- Horry County Schools
Myrtle Beach Middle Students Sign AVID Commitment Contracts
Oct 3, 2022
On Thursday, Sept. 29, a small crowd of parents gathered at Myrtle Beach Middle School with roughly 90 students, their teachers, and school administration to celebrate the students signing contracts committing themselves to the AVID program.
According to Pam Gravitte, AVID District Director for Horry County Schools, AVID is a college and career readiness program that supports students “on their journey through middle school into high school, and on to high school and college graduations.” It stands for Advancement Via Individual Determination, and AVID provides a framework that “will help students thrive, grow, and succeed not just in middle school, but in high school and in life after high school,” Gravitte says.
Gravitte says that the contract signing ceremony is “such a pivotal moment” in students’ lives because “they're making a commitment to prioritizing education and to prioritizing themselves within their educational journey.”
The contracts outline several goals the students agree to strive for and responsibilities they agree to take on. The goals include academic success in advanced college preparatory classes, completion of high school and college eligibility requirements, and college enrollment after high school graduation. In addition, the students agreed to responsibilities that include maintaining upstanding behavior, citizenship, and attendance at school; keeping their school materials organized and up-to-date; completing their homework and reviewing their notes; and maintaining a GPA of 2.0 or higher in all of their classes.
The contract also has a statement where the student agrees to accept enrollment in the AVID elective class, which offers academic support, and acknowledges that they want to succeed and must take responsibility for their own success. Additionally, there is a line on the contract for the parents to sign later, agreeing to support their children in meeting and keeping up with those goals and responsibilities.
This year is Myrtle Beach Middle’s first year using the AVID program, making it the only middle school in the district—and the third school in the district overall—to implement the AVID program, joining Early College High and Conway High. Cathy Dalgleish, Myrtle Beach Middle’s AVID coach, says she hopes that Myrtle Beach High will soon join the ranks of AVID schools.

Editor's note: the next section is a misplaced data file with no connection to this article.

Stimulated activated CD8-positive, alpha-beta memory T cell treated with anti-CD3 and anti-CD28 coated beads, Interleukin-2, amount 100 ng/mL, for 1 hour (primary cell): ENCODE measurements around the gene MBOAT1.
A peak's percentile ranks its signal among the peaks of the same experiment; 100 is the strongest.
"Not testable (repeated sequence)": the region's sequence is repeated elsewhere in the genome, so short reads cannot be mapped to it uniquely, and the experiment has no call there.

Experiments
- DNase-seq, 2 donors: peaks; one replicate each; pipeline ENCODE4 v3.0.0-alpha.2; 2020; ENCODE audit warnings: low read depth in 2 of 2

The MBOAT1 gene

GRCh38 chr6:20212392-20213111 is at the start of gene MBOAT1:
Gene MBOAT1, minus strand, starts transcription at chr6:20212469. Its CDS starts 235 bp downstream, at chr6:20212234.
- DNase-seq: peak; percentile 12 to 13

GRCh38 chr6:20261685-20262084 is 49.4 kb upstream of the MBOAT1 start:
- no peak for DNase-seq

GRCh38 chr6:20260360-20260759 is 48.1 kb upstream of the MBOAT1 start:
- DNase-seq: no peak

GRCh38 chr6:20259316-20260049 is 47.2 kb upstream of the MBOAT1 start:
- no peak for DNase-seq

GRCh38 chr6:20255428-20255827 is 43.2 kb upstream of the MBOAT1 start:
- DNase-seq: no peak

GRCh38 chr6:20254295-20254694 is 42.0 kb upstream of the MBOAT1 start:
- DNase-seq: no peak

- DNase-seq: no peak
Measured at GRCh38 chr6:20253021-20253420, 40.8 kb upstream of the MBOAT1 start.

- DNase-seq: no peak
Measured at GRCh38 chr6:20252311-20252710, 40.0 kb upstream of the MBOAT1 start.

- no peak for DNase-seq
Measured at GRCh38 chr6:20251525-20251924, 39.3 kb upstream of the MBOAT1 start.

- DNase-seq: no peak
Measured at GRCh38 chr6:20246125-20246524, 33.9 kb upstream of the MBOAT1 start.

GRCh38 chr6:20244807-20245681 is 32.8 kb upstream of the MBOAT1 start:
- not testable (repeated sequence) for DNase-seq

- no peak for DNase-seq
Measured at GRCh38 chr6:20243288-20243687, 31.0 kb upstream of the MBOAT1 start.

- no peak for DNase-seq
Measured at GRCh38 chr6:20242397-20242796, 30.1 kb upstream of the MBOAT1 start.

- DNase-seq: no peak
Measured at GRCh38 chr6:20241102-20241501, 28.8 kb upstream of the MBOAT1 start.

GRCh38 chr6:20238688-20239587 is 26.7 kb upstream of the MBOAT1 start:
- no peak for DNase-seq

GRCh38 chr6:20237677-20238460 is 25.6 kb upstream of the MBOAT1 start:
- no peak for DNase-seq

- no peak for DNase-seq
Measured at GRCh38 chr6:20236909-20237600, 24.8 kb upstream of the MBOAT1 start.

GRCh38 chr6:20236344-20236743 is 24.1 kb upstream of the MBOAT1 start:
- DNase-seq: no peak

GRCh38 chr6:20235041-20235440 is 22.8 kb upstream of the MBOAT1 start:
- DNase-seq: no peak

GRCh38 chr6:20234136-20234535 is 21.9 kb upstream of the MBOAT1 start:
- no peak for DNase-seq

Dalgleish explains her position as AVID Coach, saying that she makes sure every classroom is “following the AVID way.” She clarifies that this means she coaches teachers on “focused note-taking, organizational skills, and how to help students become their own advocates.”
Dalgleish says she worked in a school with the AVID program several decades ago, but she wasn’t a part of the program then. However, she is happy to be a part of it now at Myrtle Beach Middle, saying, “It’s so exciting to watch what happens when the whole school gets involved. This school has embraced it, we’ve owned it, and we’re doing great things.
The principal of Myrtle Beach Middle, Dr. Janice Christy, believes that the AVID program is a boon for students at her school: “In a district whose first and most important value is to put service to students above all else, when you provide students an opportunity like AVID, it is so meaningful and so empowering, and it 100% puts service to students above all else.”
Dr. Christy tells the story of how the school started with the program, saying, “in the summer, we took two teams of professionals from the school to the Summer Institute for AVID. That was an energizer. We listened to so many students who were graduates of the AVID program talk about what AVID gave them and how AVID changed their lives. And when you hear that from the mouth of babes—when you hear from middle school students, high school students, college graduates, and young professionals—that ‘this is what AVID did for me,’ then you want to give that to your students to the fullest extent possible.”